Although transdermal oestradiol was no better than placebo in preventing atherosclerosis in fat-fed rabbits [10], the possibility of clinical benefit of transdermal HRT has been raised in a case–control study conducted by a manufacturer of the skin patches [11]. The health records of 164,769 women in UK general practices were used to assemble an adjusted odds ratio for myocardial infarction of 0.75 (95% confidence interval 0.47–1.21) in women currently or recently using transdermal HRT, as compared with nonusers. The limitation of such an observational study is that women often choose HRT of their own volition, which leads to health and health care differences between HRT users and control individuals. Observational epidemiological studies cannot adjust adequately for baseline differences in socioeconomic status and other CHD risk factors. Even conventional risk factors such as hypertension and dyslipidaemia are poorly quantified in such surveys.

The coronary heart disease risk profile of transdermal hormone replacement therapy

The evidence for transdermal HRT is often inconclusive. Research is frequently contaminated by the concomitant use of different types and doses of progestins to prevent oestrogen-induced endometrial hyperplasia and cancer, with the route of progestin administration being less of an issue. Progestins can exhibit androgenic characteristics and in particular can reduce oestrogen-induced rises in plasma levels both of HDLs and of fasting triglycerides. This antagonism is, in theory, both undesirable and desirable [12]. In light of this, a logical step is to look at surrogate measures of atherosclerosis.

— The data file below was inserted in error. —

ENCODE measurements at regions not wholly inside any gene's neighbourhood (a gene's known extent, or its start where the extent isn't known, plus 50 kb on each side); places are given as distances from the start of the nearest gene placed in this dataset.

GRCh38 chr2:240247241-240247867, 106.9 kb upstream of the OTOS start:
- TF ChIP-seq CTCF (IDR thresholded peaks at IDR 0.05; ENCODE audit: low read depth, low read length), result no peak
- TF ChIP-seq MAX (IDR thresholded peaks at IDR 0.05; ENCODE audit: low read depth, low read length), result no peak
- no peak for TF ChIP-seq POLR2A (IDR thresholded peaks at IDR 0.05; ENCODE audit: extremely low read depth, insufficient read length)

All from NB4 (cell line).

Plasma lipoproteins

When transdermal HRT was first introduced it appeared to be neutral in its effect on plasma lipoprotein metabolism [13], which was consistent with avoidance of hepatic first-pass metabolism. Larger and more sophisticated studies confirmed the lack of effect on HDL levels, but showed modest reductions in low-density lipoproteins and (less consistently) lipoprotein(a), as well as an intriguing fall in levels of fasting triglycerides [14]. When a progestin was coadministered with transdermal HRT, HDL levels tended to fall. Therefore, transdermal HRT theoretically has beneficial effects on low-density lipoprotein (LDL), lipoprotein(a) and triglycerides, but has little effect on HDL – a lipoprotein that was previously considered the cornerstone of the cardiovascular benefits of HRT.

Glucose and insulin homeostasis